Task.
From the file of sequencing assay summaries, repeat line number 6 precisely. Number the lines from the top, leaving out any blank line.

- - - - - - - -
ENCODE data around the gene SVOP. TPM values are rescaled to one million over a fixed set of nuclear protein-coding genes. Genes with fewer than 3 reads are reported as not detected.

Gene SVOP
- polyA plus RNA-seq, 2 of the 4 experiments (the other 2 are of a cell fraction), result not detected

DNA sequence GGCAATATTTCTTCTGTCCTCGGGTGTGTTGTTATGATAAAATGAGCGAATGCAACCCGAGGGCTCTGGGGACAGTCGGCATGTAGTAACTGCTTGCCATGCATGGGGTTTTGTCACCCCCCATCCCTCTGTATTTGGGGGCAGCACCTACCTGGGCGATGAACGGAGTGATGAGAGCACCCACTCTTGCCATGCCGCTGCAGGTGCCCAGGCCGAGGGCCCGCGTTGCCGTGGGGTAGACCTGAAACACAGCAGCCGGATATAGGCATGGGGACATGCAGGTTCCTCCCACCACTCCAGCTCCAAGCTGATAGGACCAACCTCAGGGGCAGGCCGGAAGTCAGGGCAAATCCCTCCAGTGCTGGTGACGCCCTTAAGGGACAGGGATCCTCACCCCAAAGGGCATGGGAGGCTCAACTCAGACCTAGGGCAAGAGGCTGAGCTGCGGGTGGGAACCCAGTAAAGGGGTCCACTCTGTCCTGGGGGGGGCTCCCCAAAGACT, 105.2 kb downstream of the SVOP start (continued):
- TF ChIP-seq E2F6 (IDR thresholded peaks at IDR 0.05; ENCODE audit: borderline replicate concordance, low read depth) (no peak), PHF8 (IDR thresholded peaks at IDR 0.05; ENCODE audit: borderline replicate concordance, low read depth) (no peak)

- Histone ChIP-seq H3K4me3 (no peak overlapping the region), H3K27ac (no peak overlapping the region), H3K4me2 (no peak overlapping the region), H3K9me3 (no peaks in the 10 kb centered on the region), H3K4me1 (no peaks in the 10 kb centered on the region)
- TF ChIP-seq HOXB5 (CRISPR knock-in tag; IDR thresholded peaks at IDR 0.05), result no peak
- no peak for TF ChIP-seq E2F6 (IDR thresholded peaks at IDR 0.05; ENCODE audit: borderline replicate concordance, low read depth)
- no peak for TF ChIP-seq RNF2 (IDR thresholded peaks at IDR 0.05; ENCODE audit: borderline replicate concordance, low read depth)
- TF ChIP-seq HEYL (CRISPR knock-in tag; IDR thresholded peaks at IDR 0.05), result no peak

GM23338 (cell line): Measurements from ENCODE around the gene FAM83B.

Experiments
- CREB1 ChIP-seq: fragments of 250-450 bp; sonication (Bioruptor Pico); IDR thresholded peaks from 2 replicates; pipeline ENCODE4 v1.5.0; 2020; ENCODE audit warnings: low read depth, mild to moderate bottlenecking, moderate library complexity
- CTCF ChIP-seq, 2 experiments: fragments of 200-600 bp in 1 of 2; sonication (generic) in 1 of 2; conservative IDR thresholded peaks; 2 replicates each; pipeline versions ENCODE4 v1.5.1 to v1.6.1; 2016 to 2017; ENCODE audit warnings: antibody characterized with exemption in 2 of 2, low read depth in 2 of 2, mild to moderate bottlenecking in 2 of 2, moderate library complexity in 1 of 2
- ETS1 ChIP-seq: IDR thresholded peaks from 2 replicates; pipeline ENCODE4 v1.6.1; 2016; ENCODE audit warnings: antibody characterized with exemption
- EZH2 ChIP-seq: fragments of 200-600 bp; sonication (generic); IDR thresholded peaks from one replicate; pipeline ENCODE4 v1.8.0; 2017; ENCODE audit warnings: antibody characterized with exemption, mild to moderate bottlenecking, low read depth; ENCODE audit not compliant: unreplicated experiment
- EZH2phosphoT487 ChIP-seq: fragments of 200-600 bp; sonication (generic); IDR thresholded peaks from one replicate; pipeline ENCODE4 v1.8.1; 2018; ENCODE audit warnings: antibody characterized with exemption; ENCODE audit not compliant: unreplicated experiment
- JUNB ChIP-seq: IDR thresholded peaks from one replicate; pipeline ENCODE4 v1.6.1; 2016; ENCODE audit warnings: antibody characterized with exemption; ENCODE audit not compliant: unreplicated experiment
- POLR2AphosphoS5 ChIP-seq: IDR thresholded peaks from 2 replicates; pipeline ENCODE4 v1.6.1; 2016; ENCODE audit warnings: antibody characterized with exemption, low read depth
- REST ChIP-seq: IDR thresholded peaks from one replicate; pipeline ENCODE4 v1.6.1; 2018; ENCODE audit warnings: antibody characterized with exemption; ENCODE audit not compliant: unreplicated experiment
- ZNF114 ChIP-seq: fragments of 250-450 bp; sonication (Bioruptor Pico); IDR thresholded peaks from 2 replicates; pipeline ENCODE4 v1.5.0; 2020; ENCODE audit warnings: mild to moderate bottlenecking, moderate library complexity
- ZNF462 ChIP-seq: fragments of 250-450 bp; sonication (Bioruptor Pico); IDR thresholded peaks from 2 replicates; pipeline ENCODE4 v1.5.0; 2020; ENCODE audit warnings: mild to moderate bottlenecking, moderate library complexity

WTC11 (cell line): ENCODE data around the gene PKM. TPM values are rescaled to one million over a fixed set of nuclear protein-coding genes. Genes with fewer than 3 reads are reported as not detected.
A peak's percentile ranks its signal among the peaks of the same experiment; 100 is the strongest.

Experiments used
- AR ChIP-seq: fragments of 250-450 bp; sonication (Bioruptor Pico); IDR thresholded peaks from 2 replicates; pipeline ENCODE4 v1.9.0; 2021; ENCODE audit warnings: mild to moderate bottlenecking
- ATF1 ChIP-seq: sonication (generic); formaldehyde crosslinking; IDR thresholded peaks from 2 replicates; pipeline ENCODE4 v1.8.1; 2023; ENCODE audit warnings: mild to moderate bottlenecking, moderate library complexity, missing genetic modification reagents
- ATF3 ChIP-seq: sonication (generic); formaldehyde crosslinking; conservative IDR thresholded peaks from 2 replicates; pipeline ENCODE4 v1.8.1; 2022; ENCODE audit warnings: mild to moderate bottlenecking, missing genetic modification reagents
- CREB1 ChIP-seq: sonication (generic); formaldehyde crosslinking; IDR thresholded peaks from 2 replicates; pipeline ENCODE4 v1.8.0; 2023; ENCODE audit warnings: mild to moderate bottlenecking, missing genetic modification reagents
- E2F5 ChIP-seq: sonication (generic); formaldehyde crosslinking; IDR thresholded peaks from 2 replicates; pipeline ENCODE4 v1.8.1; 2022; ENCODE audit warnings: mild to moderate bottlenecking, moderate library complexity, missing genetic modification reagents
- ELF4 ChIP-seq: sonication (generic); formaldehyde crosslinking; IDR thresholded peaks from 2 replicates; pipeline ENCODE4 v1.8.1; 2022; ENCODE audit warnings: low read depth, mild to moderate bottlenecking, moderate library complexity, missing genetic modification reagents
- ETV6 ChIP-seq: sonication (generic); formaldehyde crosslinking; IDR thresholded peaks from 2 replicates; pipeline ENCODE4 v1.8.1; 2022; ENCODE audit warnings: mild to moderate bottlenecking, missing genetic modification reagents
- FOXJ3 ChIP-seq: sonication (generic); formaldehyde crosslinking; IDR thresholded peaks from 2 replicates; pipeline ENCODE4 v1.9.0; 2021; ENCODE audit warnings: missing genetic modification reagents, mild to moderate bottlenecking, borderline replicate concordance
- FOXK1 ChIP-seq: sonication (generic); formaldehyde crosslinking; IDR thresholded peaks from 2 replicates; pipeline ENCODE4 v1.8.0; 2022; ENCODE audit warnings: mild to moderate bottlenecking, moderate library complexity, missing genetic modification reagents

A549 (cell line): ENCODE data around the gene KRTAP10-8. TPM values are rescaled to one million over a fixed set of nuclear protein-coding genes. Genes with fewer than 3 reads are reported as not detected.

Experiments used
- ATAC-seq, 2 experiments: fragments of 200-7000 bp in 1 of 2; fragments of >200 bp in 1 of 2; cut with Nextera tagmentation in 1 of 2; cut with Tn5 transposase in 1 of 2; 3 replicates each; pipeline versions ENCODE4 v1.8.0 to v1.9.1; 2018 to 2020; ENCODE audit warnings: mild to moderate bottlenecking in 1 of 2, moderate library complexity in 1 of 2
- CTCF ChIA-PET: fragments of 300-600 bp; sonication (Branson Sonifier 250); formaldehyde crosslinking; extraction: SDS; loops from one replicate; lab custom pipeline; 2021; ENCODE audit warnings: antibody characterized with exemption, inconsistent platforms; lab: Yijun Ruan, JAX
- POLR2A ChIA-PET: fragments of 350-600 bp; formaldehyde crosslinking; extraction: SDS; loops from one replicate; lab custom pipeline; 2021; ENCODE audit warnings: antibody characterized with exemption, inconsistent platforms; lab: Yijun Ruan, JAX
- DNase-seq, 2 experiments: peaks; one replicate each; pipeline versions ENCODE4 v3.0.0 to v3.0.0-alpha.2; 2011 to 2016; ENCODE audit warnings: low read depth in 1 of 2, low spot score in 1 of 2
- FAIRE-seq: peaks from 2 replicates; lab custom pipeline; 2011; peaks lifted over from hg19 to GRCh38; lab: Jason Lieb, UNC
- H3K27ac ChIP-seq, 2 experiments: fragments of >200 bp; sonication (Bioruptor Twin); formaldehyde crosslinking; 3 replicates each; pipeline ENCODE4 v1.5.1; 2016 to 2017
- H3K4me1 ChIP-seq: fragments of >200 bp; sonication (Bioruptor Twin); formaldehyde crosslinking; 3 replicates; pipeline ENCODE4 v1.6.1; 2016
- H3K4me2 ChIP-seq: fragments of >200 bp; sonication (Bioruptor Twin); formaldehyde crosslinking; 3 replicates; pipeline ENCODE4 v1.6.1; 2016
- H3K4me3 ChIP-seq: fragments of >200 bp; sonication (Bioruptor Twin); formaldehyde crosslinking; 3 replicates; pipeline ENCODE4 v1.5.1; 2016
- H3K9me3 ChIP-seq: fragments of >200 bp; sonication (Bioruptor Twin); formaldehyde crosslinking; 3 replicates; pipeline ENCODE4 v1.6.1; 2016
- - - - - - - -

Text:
- Histone ChIP-seq H3K4me3 (no peak overlapping the region), H3K27ac (no peak overlapping the region), H3K4me2 (no peak overlapping the region), H3K9me3 (no peaks in the 10 kb centered on the region), H3K4me1 (no peaks in the 10 kb centered on the region)